Susan McNaughton verified that there were only “five separate incidents involving twelve staff members where the presence of drugs [was] confirmed.” In defending the PA DOC’s decision to institute the statewide lockdown and the new restrictive policies, McNaughton wrote, “The roughly 13,000 staff who work inside our state prisons risk their lives every day. Staff should not have to fear exposure to drugs that could sicken them as well…. The threat is real. That is why the DOC undertook these measures to ensure prisons are safe for staff and inmates alike.”
Major Tillery, who is currently incarcerated at SCI Frackville, has his own theory about the lockdown. On a website maintained for him by friends, he wrote, “looks like it was a planned pre-emptive action so that the National Prison Strike didn’t spread to Pennsylvania prisons,” referring to a rolling series of work stoppages and other actions protesting prison conditions in at least a dozen states, which began shortly before the lockdown. “The ‘drug emergency’ was a pretext to isolate, repress, and control prisoners,” Tillery asserted.
Incarcerated people have also pointed to what they say is another under-reported aspect of the story. “As for how drugs get into prison,” Felix ‘Phil’ Rosado, currently held at SCI Phoenix, wrote in a letter to Solitary Watch, “it’s common knowledge—and sense—that the lion’s share is brought in by staff. For every crumb smuggled in via herculean efforts by residents, a pound strolls in through the front gate. Yet, the punishment comes down on us.”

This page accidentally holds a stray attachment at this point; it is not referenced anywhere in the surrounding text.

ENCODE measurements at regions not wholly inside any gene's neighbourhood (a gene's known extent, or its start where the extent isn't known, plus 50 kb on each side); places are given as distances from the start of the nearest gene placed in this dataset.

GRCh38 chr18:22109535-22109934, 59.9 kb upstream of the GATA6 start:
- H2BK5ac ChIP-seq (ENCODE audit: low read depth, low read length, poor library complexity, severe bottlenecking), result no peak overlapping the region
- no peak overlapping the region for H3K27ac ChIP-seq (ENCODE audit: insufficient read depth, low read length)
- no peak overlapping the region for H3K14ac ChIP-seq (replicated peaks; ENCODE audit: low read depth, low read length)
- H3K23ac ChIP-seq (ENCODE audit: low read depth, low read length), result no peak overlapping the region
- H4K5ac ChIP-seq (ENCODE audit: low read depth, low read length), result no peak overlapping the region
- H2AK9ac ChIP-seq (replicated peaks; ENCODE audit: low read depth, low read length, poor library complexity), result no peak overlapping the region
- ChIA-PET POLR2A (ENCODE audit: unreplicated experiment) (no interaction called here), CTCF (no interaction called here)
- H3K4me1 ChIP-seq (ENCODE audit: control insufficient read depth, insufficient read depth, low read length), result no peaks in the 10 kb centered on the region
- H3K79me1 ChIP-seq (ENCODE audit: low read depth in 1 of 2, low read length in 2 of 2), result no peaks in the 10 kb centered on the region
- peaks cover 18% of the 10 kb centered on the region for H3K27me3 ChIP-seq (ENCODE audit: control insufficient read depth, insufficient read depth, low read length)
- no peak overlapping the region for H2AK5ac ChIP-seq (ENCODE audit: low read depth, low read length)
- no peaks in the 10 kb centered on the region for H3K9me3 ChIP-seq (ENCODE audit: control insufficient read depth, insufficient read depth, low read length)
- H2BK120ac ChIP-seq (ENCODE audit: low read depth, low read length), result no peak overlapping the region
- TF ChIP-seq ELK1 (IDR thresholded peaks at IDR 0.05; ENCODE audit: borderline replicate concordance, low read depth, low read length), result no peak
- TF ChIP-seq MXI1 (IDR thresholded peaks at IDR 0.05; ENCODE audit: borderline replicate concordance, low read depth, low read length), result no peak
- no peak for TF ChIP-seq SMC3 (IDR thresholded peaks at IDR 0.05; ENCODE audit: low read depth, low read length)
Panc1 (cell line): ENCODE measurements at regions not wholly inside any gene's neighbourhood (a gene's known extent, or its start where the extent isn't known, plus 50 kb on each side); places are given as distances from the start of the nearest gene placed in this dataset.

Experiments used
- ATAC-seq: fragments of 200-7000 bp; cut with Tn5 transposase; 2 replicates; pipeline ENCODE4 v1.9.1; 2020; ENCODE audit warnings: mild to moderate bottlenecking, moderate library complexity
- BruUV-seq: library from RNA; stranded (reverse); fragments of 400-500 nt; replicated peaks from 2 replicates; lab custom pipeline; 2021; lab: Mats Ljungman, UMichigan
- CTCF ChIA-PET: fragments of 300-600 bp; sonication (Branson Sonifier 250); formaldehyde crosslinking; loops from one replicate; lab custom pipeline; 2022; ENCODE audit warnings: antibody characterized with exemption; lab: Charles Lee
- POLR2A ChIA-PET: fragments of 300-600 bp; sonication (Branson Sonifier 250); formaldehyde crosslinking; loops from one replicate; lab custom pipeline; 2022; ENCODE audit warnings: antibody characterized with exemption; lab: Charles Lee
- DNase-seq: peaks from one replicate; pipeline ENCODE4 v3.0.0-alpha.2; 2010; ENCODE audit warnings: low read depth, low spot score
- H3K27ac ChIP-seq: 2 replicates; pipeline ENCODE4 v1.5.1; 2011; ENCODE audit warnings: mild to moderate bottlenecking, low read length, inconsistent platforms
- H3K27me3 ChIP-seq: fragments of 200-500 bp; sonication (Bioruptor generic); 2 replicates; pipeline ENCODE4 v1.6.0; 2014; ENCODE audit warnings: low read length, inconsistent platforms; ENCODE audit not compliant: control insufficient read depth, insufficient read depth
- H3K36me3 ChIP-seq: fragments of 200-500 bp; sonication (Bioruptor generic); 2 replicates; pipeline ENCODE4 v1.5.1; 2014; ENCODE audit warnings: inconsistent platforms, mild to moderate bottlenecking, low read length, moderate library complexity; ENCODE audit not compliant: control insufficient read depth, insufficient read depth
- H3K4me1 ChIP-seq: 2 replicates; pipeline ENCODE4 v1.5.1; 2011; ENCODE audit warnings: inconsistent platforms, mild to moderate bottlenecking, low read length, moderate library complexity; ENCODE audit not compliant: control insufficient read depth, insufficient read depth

Sara Rose, senior attorney at the ACLU of Pennsylvania, confirmed in an interview that it is “commonly known” that corrections officers are involved in much of the contraband entering prisons. At least twice in the past year alone, Pennsylvania prison staff have been caught in the act of bringing in drugs to sell to incarcerated people. The PA DOC’s McNaughton acknowledged that “staff are another avenue” for drugs entering prisons, “but at a far smaller rate.” As evidence of this conclusion, she cited data collected by “our security staff at the prisons.”
The perspectives of some of the corrections officers themselves were expressed in a Facebook group called Citizens for Accountability. Even before the PA DOC announced the lockdown, posts by members of the group had been calling for greater security measures, heightened restrictions on incarcerated people, and the reversal of some minimal reforms that have taken place under Secretary of Corrections John Wetzel (advertised by Wetzel himself in press releases and a TEDx Talk). The group has been made private since October 5, 2018, when Solitary Watch obtained screenshots of posts.
On August 12, the Citizens for Accountability group administrator posted about the upcoming National Prison Strike. Comments from members of the group included: “They already get too much!” and “Just in case lock em all down for the whole week! No work, no pay, no visits, no yard, no gym N O T H I N G !!!”